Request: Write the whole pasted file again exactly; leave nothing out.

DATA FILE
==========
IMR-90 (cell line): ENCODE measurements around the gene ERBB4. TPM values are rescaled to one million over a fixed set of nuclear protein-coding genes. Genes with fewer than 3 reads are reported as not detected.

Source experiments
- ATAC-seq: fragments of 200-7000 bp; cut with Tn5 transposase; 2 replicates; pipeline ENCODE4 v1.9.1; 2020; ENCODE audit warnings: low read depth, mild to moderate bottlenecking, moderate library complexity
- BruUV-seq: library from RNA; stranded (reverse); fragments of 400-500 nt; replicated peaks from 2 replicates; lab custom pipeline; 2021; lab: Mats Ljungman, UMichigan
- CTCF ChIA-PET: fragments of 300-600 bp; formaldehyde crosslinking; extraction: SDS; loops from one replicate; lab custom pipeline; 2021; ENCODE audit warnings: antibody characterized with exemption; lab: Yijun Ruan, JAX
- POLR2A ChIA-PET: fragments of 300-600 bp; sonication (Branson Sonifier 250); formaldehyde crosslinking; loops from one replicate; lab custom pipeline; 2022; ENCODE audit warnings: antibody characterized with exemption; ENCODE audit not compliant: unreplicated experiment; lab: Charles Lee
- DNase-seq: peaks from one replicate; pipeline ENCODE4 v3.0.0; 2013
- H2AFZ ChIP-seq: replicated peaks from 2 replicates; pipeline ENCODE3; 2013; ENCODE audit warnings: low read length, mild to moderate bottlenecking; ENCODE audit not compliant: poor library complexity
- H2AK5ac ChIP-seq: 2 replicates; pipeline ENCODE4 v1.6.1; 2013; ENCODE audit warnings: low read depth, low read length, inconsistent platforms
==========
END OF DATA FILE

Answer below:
IMR-90 (cell line): ENCODE measurements around the gene ERBB4. TPM values are rescaled to one million over a fixed set of nuclear protein-coding genes. Genes with fewer than 3 reads are reported as not detected.

Source experiments
- ATAC-seq: fragments of 200-7000 bp; cut with Tn5 transposase; 2 replicates; pipeline ENCODE4 v1.9.1; 2020; ENCODE audit warnings: low read depth, mild to moderate bottlenecking, moderate library complexity
- BruUV-seq: library from RNA; stranded (reverse); fragments of 400-500 nt; replicated peaks from 2 replicates; lab custom pipeline; 2021; lab: Mats Ljungman, UMichigan
- CTCF ChIA-PET: fragments of 300-600 bp; formaldehyde crosslinking; extraction: SDS; loops from one replicate; lab custom pipeline; 2021; ENCODE audit warnings: antibody characterized with exemption; lab: Yijun Ruan, JAX
- POLR2A ChIA-PET: fragments of 300-600 bp; sonication (Branson Sonifier 250); formaldehyde crosslinking; loops from one replicate; lab custom pipeline; 2022; ENCODE audit warnings: antibody characterized with exemption; ENCODE audit not compliant: unreplicated experiment; lab: Charles Lee
- DNase-seq: peaks from one replicate; pipeline ENCODE4 v3.0.0; 2013
- H2AFZ ChIP-seq: replicated peaks from 2 replicates; pipeline ENCODE3; 2013; ENCODE audit warnings: low read length, mild to moderate bottlenecking; ENCODE audit not compliant: poor library complexity
- H2AK5ac ChIP-seq: 2 replicates; pipeline ENCODE4 v1.6.1; 2013; ENCODE audit warnings: low read depth, low read length, inconsistent platforms